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The Amalgamation Waltz

Race, Performance, and the Ruses of Memory

2009
Author:

Tavia Nyong’o

The Amalgamation Waltz

Does racial hybridity offer a future beyond racial difference?

At a time when the idea of a postracial society has entered public discourse, Tavia Nyong’o investigates the practices that conjoined blackness and whiteness in the nineteenth and twentieth centuries. A timely rebuttal to our contemporary fascination with racial hybridity, The Amalgamation Waltz questions the vision of a national future without racial difference or conflict.

In The Amalgamation Waltz, Tavia Nyong’o provides a fresh take on the seemingly simple but in fact profound questions of ‘who can separate us?’ and ‘who can bring us together?’ This vital work helps to explain our obsession with amalgamation and does a fine job of theorizing the politics and poetics of race as they are performed in American culture from the birth of the nation to the election of Barack Obama.

Jennifer DeVere Brody, Duke University

At a time when the idea of a postracial society has entered public discourse, The Amalgamation Waltz investigates the practices that conjoined blackness and whiteness in the nineteenth and twentieth centuries. Scrutinizing widely diverse texts—archival, musical, visual, and theatrical—Tavia Nyong’o traces the genealogy of racial hybridity, analyzing how key events in the nineteenth century spawned a debate about interracialism that lives on today.

Deeply interested in how discussions of racial hybridity have portrayed the hybrid as the recurring hope for a distant raceless future, Nyong’o is concerned with the ways this discourse deploys the figure of the racial hybrid as an alibi for a nationalism that reinvents the racist logics it claims to have broken with. As Nyong’o demonstrates, the rise of a pervasive image of racially anomalous bodies responded to the appearance of an independent black public sphere and organized politics of black uplift. This newfound mobility was apprehended in the political imaginary as a bodily and sexual scandal, and the resultant amalgamation discourse, he argues, must be recognized as one of the earliest and most enduring national dialogues on sex and sexuality.

Nyong’o tracks the emergence of the concept of the racial hybrid as an ideological modernization of the older concept of the mongrel and shows how this revision brought race-thinking in line with new understandings of sex and gender, providing a racial context for the shift toward modern heterosexuality, the discourse on which postracial metaphors so frequently rely. A timely rebuttal to our contemporary fascination with racial hybridity, The Amalgamation Waltz questions the vision of a national future without racial difference or conflict.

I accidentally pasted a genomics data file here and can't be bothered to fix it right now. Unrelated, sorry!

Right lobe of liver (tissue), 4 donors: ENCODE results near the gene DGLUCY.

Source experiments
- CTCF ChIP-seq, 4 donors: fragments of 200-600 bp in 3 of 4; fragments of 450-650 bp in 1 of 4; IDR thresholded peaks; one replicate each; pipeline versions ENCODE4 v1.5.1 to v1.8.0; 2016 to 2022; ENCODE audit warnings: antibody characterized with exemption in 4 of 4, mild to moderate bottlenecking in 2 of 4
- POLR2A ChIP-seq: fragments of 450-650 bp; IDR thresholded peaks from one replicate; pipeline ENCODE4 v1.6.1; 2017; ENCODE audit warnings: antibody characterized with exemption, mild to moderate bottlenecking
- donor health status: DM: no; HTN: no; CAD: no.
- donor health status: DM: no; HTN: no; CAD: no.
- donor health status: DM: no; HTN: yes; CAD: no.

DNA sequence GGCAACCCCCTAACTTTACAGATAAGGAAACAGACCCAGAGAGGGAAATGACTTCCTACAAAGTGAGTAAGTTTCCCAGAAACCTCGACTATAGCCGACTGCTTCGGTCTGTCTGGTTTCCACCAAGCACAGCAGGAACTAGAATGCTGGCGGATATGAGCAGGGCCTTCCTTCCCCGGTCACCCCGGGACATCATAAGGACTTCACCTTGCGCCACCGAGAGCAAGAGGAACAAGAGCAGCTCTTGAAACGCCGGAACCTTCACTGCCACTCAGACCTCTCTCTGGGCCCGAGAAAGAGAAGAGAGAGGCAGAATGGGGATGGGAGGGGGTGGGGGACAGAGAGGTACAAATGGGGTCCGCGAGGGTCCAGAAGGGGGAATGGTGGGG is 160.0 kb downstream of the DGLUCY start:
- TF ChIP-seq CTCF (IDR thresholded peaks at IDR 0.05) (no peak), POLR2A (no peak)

The Amalgamation Waltz

Tavia Nyong’o is a cultural historian currently teaching in the Department of Performance Studies, New York University. His research interests include black performance, visual culture, and gender and sexuality studies. His writing has appeared in the Yale Journal of Criticism, Radical History Review, Social Text, and the Nation. He can be reached at http.//www.tavianyongo.com.

The Amalgamation Waltz

In The Amalgamation Waltz, Tavia Nyong’o provides a fresh take on the seemingly simple but in fact profound questions of ‘who can separate us?’ and ‘who can bring us together?’ This vital work helps to explain our obsession with amalgamation and does a fine job of theorizing the politics and poetics of race as they are performed in American culture from the birth of the nation to the election of Barack Obama.

Jennifer DeVere Brody, Duke University

Tavia Nyong’o’s deft and fluid analytical focus shifts with ease from the oratorical texts of Frederick Douglass and Abraham Lincoln to hip hop artists Missy Elliott and Public Enemy, from contemporary visual art (the ‘Mining the Museum’ and ‘Legacies’ exhibitions) to the theatre of Suzan-Lori Parks and John Sims’ film ‘Recoloration Proclamation.’ The Amalgamation Waltz is as beautifully written as it is cogent.

Daphne Brooks, Princeton University

The Amalgamation Waltz performs an important hybridization of critical race and queer theory.

Contemporary Theatre Review

In his stunning new book The Amalgamation Waltz, Nyong’o compels us to confront the problematics of this particular dialectic—namely, the nascent talk of racial transcendence alongside the entrenchment of white supremacy and racialized slavery.

Theatre Journal

Nyong’o’s work is full of . . . insights, which reflect current thinking. The original and provocative element of the book is his critique of the idea of the hybrid person—understood here as a mixed-race offspring of a heterosexual marriage even if perhaps the married state is sometimes absent—as the cure for race relations from the colonial period to the present.

Early American Literature

The Amalgamation Waltz is well argued and engaging. Nyong’o’s impressive scholarship and deft rhetorical circumventions are compelling, and his conclusions will prove valuable to scholars from a wide range of disciplines.

African American Review

The Amalgamation Waltz

Contents

Introduction: Antebellum Genealogies of the Hybrid Future

1. The Mirror of Liberty: Constituent Power and the American Mongrel
2. In Night’s Eye: Amalgamation, Respectability, and Shame
3. Minstrel Trouble: Racial Travesty in the Circum-Atlantic Fold
4. Carnivalizing Time: Decoding the Racial Past in Art and Installation

Conclusion: Mongrel Pasts, Hybrid Futures

Acknowledgments
Notes
Bibliography

Index